‘Don’t wait for the wind to blow you through the door,
If you need help, here is my hand, I said.’
( Moving In by Paul Engle, 1908-1991)

creating words to hold the soul.

‘..We live by no mind that is only reason,
For there are in us strengths older than thought –
Memory of moon-earthed seeds, the treason
Of spring in our hearts, old family-named corn lands –
Eternal in us as ancestral-wrought
Curve of our thigh and the gripped shape of hands.’

( Earth in our Blood by Paul Engle, 1908-1991)

Curve and shape of hand

Curve and shape of hand, hold the soul.

This post is dedicated to Linda at  The Task at Hand, and to all those bloggers who pursue the craft of the wordsmith.

'..........I  said your hand Was curved like wave-marks on the sand.' Lost Things by Paul Engle 1908-1991

‘……….I said your hand
Was curved like wave-marks on the sand.’ Lost Things by Paul Engle 1908-1991

 

© silkannthreades

Thoughts on Palm Sunday , or how I didn’t become a chaplain.

http://www.gardendesign.com/ideas/art-botany-les-fleurs-animes  The Pansy from J J Grandeville's The Flowers Personified 1847

The Pansy  from J J Grandville’s The Flowers Personified 1847

In my mid-forties, when I was brimming with confidence, and, yes, hubris, I contemplated a career as a chaplain; specifically a workplace/industrial chaplain. With this aim in my mind, I enrolled in a few courses to learn some basic counseling and communication skills.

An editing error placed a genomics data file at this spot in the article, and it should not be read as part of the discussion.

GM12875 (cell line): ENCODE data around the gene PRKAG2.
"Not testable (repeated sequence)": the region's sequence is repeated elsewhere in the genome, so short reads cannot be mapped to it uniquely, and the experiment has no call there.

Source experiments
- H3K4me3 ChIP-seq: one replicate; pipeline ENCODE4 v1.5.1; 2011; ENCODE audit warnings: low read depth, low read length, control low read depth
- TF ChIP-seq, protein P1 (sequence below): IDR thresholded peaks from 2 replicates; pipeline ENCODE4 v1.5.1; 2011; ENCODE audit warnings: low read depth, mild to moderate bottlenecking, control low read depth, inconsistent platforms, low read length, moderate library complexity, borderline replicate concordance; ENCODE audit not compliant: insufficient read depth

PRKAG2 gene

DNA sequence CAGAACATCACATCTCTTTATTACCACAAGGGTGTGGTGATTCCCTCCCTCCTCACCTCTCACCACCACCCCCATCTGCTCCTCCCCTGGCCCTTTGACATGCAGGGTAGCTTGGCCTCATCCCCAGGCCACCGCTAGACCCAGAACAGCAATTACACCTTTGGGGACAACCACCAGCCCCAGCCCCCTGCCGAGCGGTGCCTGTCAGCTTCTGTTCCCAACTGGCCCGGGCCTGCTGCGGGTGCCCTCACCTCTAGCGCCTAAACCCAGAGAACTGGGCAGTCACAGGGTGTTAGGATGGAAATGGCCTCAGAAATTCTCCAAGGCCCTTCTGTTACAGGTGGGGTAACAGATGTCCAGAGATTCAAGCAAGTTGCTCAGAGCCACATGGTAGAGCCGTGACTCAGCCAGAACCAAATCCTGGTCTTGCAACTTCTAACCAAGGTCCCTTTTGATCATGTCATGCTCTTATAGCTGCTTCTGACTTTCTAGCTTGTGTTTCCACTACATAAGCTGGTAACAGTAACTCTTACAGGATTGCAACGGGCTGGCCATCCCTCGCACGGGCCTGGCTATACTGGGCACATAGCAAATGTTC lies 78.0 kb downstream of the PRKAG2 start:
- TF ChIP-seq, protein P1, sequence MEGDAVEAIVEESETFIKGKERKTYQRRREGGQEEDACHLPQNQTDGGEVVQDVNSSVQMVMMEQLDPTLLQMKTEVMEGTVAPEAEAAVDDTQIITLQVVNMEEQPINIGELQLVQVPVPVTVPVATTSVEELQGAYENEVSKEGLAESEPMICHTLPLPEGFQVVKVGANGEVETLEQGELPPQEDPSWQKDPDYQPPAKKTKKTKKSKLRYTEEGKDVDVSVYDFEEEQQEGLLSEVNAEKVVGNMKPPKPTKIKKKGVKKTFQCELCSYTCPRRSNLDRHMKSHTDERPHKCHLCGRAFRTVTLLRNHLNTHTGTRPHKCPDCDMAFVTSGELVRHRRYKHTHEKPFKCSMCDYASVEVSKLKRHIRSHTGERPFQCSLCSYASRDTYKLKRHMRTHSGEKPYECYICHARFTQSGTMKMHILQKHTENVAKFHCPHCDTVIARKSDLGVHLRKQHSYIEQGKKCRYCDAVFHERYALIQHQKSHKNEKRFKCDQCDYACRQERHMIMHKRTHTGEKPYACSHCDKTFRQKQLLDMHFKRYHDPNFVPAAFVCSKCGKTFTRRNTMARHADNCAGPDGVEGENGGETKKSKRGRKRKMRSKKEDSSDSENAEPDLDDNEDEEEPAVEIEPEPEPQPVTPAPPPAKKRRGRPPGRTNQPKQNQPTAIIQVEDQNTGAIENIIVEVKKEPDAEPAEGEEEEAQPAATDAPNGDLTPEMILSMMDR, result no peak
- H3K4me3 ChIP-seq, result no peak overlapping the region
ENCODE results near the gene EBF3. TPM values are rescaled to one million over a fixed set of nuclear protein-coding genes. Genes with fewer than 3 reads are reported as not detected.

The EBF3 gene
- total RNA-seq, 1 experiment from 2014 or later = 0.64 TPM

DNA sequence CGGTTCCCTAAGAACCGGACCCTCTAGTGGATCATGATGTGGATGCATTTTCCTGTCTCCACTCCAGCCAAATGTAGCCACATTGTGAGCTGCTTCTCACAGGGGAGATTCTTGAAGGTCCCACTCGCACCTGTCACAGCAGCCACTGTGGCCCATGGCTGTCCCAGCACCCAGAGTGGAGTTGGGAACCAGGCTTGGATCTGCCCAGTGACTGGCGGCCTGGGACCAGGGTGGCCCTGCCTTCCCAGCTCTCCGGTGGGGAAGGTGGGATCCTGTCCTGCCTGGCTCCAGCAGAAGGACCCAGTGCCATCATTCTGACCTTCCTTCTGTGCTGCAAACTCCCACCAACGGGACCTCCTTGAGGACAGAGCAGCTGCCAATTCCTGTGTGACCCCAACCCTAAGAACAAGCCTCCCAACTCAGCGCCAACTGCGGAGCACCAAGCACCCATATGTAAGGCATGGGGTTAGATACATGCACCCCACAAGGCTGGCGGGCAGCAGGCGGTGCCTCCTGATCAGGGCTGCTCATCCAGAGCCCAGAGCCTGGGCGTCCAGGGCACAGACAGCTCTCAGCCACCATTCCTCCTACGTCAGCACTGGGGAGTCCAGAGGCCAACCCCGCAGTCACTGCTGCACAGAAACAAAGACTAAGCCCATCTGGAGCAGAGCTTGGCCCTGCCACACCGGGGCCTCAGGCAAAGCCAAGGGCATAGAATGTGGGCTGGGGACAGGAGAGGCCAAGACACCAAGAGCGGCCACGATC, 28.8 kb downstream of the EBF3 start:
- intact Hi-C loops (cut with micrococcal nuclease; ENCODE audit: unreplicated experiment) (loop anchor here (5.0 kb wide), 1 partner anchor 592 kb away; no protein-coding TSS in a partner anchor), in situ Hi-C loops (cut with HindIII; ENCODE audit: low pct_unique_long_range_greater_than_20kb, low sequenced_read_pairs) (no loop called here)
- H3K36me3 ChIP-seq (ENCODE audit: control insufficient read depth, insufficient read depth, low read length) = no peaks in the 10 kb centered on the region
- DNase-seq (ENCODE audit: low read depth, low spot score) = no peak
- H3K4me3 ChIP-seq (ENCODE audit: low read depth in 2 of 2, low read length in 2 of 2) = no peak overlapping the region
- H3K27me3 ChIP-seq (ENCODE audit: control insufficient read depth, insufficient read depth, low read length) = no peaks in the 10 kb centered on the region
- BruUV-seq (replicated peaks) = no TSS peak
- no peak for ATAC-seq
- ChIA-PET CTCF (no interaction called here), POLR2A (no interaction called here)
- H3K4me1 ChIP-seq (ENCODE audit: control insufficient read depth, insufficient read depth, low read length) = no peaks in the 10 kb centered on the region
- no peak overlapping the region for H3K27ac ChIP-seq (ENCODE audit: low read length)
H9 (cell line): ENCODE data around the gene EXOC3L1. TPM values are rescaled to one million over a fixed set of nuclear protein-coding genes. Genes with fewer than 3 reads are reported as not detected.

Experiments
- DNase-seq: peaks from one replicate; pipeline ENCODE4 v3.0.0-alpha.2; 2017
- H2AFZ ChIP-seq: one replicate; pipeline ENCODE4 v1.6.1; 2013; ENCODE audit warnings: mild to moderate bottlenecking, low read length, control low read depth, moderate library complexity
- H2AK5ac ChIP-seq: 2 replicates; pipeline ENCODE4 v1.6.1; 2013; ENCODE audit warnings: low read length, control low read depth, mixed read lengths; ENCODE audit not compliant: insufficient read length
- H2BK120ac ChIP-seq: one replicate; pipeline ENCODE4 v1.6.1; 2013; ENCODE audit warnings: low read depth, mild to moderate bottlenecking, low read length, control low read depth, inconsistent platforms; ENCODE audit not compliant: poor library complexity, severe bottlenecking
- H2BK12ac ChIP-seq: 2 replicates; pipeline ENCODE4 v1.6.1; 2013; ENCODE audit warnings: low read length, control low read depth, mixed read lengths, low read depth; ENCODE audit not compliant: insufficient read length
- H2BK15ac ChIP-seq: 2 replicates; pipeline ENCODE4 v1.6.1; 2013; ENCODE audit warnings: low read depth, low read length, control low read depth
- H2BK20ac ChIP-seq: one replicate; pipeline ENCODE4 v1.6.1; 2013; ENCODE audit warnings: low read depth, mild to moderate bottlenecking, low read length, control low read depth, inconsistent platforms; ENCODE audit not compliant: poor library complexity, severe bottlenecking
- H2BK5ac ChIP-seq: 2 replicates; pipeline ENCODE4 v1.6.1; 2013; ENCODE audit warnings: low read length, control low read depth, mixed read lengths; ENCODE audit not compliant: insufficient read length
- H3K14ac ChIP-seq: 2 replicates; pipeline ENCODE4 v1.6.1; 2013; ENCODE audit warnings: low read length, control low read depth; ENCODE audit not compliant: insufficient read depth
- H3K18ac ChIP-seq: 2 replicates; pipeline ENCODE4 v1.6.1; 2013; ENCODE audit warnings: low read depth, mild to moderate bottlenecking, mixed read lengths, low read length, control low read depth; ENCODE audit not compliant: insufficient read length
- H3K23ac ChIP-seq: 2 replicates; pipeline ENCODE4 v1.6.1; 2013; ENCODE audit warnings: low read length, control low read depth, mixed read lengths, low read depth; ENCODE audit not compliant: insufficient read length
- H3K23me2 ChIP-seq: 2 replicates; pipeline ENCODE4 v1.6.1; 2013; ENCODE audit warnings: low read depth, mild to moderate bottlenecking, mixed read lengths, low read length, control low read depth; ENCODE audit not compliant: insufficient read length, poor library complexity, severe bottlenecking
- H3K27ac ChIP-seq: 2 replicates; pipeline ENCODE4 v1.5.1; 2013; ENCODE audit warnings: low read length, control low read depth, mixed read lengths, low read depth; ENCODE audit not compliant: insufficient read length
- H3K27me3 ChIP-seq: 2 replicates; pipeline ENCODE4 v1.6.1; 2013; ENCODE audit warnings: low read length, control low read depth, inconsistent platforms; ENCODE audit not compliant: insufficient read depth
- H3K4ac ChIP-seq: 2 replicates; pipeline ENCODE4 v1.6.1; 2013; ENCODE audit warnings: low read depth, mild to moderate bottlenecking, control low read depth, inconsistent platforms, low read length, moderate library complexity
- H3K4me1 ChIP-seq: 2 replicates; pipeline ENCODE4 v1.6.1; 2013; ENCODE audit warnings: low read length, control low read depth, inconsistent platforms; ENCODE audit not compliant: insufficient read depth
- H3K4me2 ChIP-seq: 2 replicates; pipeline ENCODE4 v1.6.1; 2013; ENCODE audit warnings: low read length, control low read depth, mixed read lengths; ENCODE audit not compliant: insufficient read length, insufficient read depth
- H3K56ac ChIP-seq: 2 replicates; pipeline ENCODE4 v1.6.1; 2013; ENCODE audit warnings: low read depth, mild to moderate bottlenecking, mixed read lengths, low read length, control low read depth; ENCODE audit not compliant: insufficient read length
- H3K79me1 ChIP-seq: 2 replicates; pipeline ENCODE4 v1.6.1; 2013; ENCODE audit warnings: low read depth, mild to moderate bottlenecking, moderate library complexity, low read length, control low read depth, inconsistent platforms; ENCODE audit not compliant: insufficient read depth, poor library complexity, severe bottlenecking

The outcome of one such course, Basic Preaching Skills, was the opportunity to deliver a Reflection at our church at our first Palm Sunday service of the 21st Century.  I was very touched by the love and support of the congregation for my endeavours, but I am thankful that, later on,  the employers of chaplains were less supportive, and sensibly turned me away.

With Palm Sunday, tomorrow, I have been remembering my brief stand at the pulpit, so many years ago,  and thinking how my faith has changed. In my  own Palm Sunday terms, I suspect I have fallen off the untamed colt/donkey.

Here’s an extract from my Reflection, which, as some of you may surmise, is based on a poor understanding of theology and an idiosyncratic interpretation of the Bible.  The Reflection is titled Wild Rides.

“From babyhood in Bethlehem, onward to manhood in Jerusalem, God has given his people a leader, a healer, a companion in humanity, doubt and faith. This man has gathered, ON THE WAY, fame, friends and followers, and the requisite enemies, too. He is Jesus in the tradition of Abraham, Moses, Jacob, David, Elijah… he’s the Son of Man who could be King. But on Palm Sunday, there is a pause, a change of pace, between the restoration of Bartimaeus’ sight and the whirlwind that follows the triumphal entry to Jerusalem; …….  Jesus, the man of humility, outspoken critic of pomp and ceremony, pauses, lifts his feet off the ground, and takes a ride. He IS the WAY.

In Mark’s description of Palm Sunday, we see a Jesus who momentarily stops directing and healing and preaching, who allows himself to be; to be adulated, to be carried forward, to be King. This creates a challenge….but the challenge is not so much to the owner of the colt, or to the Roman and religious authorities. It’s a challenge to us.